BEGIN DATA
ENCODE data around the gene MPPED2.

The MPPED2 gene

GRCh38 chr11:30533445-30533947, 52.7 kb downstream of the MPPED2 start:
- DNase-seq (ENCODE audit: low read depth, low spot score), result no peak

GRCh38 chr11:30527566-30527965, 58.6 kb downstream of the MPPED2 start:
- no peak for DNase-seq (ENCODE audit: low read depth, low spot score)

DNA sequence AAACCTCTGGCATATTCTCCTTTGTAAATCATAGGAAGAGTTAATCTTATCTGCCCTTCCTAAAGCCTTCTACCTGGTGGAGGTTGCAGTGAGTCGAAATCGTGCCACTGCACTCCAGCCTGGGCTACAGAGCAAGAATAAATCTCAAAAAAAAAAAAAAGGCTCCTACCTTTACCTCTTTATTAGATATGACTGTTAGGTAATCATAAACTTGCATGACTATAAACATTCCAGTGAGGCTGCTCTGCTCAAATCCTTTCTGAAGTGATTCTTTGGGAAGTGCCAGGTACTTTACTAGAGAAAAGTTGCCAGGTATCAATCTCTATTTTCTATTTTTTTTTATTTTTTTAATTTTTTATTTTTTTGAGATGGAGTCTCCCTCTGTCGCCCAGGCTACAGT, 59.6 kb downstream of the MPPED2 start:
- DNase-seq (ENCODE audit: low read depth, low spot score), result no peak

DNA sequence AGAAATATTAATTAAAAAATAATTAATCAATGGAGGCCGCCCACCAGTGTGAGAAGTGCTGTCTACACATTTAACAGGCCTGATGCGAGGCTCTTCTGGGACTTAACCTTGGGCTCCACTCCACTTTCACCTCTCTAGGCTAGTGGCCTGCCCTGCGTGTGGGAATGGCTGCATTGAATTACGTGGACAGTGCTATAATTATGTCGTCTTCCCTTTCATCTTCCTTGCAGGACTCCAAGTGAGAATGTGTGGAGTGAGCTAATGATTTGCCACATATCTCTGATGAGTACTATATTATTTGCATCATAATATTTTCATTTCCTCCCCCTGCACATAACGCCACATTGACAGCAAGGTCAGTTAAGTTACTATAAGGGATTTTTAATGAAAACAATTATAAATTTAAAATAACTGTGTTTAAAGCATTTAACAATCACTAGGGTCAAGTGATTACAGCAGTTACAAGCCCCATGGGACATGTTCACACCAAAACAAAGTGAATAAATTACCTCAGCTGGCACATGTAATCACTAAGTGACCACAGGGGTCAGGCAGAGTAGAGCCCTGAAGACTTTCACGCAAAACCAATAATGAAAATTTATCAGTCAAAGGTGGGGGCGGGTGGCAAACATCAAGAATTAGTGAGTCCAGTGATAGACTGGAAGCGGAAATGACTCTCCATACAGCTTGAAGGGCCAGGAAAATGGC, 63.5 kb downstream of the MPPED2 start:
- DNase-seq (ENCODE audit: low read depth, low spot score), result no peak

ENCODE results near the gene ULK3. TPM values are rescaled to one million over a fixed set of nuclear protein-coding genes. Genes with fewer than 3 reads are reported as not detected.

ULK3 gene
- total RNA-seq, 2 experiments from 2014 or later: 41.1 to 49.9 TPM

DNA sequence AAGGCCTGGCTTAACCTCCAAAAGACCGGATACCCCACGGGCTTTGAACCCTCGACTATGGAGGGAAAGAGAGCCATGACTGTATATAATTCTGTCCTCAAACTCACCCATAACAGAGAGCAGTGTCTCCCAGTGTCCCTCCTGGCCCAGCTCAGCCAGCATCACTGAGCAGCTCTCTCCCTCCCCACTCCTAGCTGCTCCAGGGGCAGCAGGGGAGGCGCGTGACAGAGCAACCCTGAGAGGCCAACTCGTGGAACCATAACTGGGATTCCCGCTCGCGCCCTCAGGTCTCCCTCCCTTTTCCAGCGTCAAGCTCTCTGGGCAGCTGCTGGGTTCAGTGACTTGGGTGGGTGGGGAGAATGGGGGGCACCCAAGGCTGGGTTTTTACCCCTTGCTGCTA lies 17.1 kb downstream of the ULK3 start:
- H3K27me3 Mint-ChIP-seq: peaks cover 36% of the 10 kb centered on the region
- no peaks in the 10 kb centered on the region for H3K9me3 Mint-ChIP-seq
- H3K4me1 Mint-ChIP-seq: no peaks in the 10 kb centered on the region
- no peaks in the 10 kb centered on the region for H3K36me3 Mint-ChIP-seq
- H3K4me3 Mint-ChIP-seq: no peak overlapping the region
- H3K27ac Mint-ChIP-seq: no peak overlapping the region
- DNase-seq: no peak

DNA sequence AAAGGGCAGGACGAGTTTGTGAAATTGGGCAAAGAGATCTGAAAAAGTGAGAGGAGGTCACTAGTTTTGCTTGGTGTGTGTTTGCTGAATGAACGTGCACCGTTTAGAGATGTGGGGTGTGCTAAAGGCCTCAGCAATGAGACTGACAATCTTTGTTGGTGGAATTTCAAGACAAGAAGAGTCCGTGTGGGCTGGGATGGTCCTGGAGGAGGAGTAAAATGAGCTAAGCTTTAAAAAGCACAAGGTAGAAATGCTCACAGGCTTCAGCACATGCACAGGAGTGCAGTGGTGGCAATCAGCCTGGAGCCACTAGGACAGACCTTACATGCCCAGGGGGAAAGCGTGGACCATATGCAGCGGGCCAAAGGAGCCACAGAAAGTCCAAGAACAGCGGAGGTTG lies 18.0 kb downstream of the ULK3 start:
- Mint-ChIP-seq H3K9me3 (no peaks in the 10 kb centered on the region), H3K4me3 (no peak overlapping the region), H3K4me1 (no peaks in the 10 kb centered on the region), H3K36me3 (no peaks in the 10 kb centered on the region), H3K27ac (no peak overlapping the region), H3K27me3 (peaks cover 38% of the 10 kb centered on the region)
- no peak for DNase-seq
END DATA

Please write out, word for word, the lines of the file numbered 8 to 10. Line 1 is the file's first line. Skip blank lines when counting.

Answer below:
- DNase-seq (ENCODE audit: low read depth, low spot score), result no peak

DNA sequence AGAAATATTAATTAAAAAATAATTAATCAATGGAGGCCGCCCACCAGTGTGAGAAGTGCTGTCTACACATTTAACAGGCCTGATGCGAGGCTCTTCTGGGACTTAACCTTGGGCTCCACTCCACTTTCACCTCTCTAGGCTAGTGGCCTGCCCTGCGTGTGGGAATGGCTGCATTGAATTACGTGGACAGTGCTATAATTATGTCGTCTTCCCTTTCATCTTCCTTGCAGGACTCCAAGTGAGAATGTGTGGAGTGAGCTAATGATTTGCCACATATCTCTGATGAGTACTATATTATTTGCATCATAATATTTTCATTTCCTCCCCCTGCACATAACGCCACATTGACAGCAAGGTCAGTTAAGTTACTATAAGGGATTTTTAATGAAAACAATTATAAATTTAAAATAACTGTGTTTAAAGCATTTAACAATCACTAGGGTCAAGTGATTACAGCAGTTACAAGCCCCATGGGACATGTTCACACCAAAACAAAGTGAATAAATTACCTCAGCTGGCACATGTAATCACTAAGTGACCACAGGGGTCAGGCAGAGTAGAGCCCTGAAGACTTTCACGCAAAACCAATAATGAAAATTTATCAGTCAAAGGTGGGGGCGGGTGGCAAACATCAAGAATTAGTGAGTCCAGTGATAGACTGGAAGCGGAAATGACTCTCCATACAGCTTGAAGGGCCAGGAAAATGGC, 63.5 kb downstream of the MPPED2 start:
- DNase-seq (ENCODE audit: low read depth, low spot score), result no peak